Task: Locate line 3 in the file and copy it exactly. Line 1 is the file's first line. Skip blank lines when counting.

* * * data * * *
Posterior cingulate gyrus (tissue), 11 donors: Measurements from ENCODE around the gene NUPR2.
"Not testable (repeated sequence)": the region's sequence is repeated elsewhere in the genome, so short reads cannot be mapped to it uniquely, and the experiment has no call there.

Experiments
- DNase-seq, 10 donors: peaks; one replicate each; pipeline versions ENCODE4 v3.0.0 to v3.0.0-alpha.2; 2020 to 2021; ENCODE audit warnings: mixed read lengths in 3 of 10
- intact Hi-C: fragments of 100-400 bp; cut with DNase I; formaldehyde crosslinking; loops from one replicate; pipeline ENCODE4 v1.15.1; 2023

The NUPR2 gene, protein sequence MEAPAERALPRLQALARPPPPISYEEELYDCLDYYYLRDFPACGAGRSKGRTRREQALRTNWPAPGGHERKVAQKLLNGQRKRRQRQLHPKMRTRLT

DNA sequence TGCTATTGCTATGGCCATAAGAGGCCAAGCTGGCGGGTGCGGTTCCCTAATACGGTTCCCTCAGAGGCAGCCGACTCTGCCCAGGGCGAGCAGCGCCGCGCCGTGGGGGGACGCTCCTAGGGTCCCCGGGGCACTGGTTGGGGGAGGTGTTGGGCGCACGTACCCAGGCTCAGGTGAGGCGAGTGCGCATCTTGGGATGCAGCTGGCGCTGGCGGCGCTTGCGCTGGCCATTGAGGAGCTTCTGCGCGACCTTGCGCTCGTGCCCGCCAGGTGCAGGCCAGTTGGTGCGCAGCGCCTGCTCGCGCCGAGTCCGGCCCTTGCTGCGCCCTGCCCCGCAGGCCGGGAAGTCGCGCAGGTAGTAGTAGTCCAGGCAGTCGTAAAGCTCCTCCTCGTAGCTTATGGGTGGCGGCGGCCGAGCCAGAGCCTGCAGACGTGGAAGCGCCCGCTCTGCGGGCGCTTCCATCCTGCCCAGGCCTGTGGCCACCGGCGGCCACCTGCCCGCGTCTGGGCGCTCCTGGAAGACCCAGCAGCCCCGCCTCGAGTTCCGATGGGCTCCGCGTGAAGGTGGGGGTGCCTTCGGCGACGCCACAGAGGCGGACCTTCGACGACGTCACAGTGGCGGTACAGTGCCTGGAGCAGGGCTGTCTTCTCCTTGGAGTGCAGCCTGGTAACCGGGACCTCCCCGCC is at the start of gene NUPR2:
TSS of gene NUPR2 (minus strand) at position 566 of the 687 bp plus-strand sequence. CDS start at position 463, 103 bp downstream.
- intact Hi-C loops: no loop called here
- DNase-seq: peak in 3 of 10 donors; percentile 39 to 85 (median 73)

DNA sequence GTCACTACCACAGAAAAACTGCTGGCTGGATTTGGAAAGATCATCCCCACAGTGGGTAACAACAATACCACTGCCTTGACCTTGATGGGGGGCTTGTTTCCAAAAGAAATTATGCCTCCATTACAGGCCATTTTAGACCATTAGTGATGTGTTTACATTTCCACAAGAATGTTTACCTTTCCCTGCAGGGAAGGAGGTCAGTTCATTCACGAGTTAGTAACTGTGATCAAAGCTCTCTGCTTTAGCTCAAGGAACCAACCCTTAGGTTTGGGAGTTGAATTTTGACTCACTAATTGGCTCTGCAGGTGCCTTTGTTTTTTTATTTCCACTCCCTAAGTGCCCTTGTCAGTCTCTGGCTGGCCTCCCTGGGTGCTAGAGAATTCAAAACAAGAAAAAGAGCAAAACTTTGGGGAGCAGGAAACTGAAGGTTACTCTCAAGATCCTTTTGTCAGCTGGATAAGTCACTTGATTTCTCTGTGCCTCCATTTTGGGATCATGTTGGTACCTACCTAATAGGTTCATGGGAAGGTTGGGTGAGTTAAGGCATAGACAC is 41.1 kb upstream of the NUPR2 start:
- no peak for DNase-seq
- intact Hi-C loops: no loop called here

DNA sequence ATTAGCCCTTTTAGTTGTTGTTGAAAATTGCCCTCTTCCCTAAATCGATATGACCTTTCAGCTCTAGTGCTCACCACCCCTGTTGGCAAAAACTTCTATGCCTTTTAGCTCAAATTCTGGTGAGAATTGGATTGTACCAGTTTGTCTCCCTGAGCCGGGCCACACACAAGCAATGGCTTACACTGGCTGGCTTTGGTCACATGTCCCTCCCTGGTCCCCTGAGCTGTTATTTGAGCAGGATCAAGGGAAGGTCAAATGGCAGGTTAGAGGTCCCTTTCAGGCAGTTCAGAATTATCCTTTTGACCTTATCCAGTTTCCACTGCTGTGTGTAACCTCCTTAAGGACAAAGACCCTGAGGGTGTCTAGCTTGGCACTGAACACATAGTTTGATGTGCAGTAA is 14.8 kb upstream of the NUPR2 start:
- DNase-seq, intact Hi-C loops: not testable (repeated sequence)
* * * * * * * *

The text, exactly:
Experiments